classified as a noxious weed under the Weed Control Act. This legislation
provides a means for regulating control of certain weeds in problem areas. Each
municipal council, through its weed inspector, is responsible for the degree of
control within its district.
Every person should
accept the responsibility of learning to recognize poison-ivy. Municipal
councils, road authorities, summer resort owners, persons in charge of parks
and conservation areas, and the general public are urged to control this weed
wherever feasible. Cooperation and united effort are essential. But the
ultimate responsibility falls to each person: learn to recognize it; teach
others to recognize it; and avoid contact with it.
Noxious Weeds Program The APHIS Federal noxious weed program
is designed to prevent the introduction into the United States of nonindigenous
invasive plants and to prevent the spread of newly introduced invasive plants
within the United States. APHIS noxious weed activities include exclusion,
permitting, eradication of incipient infestations, survey, data management,
public education, and (in cooperation with other agencies and state agencies)
integrated management of introduced weeds, including biological control.
The Weed Program Mission Statement: APHIS will use science-based methods to prevent the introduction of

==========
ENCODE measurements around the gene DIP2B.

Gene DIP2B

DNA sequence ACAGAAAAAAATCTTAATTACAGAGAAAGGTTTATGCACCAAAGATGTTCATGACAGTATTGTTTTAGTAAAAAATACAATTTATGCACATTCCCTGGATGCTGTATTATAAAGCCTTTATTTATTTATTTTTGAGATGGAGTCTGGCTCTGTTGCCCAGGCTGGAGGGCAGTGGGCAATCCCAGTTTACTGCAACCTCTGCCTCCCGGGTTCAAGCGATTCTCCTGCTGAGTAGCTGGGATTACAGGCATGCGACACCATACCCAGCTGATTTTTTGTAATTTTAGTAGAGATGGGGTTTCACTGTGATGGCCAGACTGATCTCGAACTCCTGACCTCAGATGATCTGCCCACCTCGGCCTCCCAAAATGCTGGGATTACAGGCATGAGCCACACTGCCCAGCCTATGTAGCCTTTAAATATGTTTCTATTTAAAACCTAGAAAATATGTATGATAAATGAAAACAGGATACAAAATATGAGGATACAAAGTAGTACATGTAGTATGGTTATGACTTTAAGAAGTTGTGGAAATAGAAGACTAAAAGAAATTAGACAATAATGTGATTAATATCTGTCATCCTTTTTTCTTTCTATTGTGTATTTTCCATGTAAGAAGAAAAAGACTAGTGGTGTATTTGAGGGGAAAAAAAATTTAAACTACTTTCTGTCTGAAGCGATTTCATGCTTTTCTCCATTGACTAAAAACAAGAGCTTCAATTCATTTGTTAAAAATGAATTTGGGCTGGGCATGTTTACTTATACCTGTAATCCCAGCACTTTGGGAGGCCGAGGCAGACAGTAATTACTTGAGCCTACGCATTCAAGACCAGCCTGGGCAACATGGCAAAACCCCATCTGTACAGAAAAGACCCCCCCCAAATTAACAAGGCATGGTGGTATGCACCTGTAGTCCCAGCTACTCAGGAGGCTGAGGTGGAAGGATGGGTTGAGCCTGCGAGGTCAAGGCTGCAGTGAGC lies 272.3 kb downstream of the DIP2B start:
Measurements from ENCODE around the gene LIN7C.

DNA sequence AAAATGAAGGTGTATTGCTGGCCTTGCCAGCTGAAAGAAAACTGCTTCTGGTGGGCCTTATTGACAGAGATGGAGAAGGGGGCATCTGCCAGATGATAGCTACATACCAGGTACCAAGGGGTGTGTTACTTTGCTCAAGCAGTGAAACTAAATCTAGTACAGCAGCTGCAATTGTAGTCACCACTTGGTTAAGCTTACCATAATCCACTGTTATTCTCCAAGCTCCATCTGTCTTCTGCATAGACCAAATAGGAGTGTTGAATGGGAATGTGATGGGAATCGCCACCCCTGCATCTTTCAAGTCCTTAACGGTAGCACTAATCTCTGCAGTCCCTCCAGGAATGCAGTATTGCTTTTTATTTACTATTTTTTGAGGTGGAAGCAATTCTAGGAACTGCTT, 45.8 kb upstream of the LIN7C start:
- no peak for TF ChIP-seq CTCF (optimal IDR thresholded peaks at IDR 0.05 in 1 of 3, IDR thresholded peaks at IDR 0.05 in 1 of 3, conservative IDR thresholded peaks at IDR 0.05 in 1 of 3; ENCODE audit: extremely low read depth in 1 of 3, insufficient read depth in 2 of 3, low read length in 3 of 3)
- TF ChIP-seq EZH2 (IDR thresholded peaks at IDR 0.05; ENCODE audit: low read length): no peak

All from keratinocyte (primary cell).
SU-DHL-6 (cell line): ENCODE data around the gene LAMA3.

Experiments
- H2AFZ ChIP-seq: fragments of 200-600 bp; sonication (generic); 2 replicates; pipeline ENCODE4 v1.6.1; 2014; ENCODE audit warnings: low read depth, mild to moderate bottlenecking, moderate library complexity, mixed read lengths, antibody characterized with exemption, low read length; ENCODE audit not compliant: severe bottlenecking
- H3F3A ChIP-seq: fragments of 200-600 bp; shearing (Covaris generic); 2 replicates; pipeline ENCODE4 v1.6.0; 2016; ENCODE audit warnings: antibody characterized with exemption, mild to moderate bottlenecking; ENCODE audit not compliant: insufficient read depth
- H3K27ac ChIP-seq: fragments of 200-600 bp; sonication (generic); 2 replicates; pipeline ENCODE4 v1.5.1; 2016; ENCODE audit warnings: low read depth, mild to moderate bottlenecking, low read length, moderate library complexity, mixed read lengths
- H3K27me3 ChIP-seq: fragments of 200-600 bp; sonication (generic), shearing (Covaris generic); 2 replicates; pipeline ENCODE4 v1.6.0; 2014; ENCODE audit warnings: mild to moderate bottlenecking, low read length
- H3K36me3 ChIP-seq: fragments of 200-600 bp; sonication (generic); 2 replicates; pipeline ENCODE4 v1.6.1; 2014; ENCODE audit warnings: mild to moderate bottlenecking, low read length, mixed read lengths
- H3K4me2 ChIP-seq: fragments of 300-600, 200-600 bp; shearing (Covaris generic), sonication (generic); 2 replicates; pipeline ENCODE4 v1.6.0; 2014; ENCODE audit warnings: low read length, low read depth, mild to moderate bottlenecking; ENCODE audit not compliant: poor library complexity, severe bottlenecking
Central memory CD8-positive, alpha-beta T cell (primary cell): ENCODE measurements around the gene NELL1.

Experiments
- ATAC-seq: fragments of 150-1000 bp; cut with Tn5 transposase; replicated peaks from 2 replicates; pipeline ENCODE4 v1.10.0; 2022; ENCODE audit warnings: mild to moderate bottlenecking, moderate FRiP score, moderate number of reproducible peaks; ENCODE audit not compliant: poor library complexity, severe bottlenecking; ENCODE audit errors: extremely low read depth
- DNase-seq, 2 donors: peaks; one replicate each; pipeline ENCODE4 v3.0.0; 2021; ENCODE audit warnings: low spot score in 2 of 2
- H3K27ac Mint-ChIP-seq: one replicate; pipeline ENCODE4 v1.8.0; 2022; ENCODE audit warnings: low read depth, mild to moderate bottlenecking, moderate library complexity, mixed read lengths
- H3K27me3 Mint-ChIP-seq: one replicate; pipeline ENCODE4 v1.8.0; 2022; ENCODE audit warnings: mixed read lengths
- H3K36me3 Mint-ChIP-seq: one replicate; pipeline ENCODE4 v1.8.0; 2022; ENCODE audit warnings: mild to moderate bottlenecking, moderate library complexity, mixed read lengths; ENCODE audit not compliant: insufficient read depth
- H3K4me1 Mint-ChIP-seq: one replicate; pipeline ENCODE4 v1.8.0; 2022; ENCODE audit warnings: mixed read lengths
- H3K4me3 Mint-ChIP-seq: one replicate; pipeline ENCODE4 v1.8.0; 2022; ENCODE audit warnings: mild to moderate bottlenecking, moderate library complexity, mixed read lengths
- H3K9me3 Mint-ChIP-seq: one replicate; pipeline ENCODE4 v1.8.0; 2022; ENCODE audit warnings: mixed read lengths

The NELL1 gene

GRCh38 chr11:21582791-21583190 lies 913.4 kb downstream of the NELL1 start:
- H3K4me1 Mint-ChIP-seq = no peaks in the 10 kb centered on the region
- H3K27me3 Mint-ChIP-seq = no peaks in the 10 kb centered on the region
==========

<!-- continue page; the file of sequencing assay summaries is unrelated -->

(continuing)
parasitic-plant pests and Federal noxious weeds (including those already
regulated and candidates for regulation) into the United States. APHIS will
exclude, detect and eradicate newly introduced weeds that pose the highest risk
to US agriculture or the environment. APHIS may cooperate with other agencies
to achieve environmentally sound and desirable forms of integrated pest
management against introduced invasive plants.
Plant Protection and
Quarantine (PPQ) safeguards agriculture and natural resources from the risks
associated with the entry, establishment, or spread of animal and plant pests
and noxious weeds to ensure an abundant, high-quality, and varied food supply.
Plant Pest Program
PPQ responds to many new introductions of plant pests to eradicate, suppress,
or contain them through various programs in cooperation with state departments
of agriculture and other government agencies. These may be emergency or longer
term domestic programs that target a specific pest.